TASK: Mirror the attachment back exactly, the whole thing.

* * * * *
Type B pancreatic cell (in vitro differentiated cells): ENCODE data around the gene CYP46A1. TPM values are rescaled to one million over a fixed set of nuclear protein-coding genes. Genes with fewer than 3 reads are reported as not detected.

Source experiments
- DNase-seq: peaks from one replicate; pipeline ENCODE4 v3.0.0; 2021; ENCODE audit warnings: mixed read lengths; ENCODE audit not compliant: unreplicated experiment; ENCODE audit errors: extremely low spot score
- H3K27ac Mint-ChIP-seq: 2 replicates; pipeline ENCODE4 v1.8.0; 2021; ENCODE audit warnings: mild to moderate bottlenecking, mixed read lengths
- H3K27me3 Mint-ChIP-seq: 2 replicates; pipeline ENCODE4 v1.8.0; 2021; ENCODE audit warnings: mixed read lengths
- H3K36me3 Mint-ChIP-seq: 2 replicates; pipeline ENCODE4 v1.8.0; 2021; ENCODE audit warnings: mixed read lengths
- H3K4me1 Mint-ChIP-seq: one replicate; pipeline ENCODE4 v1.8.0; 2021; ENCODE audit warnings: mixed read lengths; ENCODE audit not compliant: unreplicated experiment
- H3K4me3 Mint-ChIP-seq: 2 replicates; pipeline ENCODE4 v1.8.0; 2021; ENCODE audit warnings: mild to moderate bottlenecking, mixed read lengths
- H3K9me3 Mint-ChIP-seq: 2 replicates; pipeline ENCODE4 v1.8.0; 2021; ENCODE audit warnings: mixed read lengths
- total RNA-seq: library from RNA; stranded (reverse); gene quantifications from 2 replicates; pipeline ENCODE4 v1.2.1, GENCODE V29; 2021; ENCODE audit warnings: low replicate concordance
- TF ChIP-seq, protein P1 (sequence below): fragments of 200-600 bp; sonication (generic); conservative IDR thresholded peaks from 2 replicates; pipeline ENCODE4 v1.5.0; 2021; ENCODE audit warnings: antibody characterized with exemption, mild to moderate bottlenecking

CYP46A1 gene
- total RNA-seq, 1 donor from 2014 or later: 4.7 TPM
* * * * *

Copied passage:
Type B pancreatic cell (in vitro differentiated cells): ENCODE data around the gene CYP46A1. TPM values are rescaled to one million over a fixed set of nuclear protein-coding genes. Genes with fewer than 3 reads are reported as not detected.

Source experiments
- DNase-seq: peaks from one replicate; pipeline ENCODE4 v3.0.0; 2021; ENCODE audit warnings: mixed read lengths; ENCODE audit not compliant: unreplicated experiment; ENCODE audit errors: extremely low spot score
- H3K27ac Mint-ChIP-seq: 2 replicates; pipeline ENCODE4 v1.8.0; 2021; ENCODE audit warnings: mild to moderate bottlenecking, mixed read lengths
- H3K27me3 Mint-ChIP-seq: 2 replicates; pipeline ENCODE4 v1.8.0; 2021; ENCODE audit warnings: mixed read lengths
- H3K36me3 Mint-ChIP-seq: 2 replicates; pipeline ENCODE4 v1.8.0; 2021; ENCODE audit warnings: mixed read lengths
- H3K4me1 Mint-ChIP-seq: one replicate; pipeline ENCODE4 v1.8.0; 2021; ENCODE audit warnings: mixed read lengths; ENCODE audit not compliant: unreplicated experiment
- H3K4me3 Mint-ChIP-seq: 2 replicates; pipeline ENCODE4 v1.8.0; 2021; ENCODE audit warnings: mild to moderate bottlenecking, mixed read lengths
- H3K9me3 Mint-ChIP-seq: 2 replicates; pipeline ENCODE4 v1.8.0; 2021; ENCODE audit warnings: mixed read lengths
- total RNA-seq: library from RNA; stranded (reverse); gene quantifications from 2 replicates; pipeline ENCODE4 v1.2.1, GENCODE V29; 2021; ENCODE audit warnings: low replicate concordance
- TF ChIP-seq, protein P1 (sequence below): fragments of 200-600 bp; sonication (generic); conservative IDR thresholded peaks from 2 replicates; pipeline ENCODE4 v1.5.0; 2021; ENCODE audit warnings: antibody characterized with exemption, mild to moderate bottlenecking

CYP46A1 gene
- total RNA-seq, 1 donor from 2014 or later: 4.7 TPM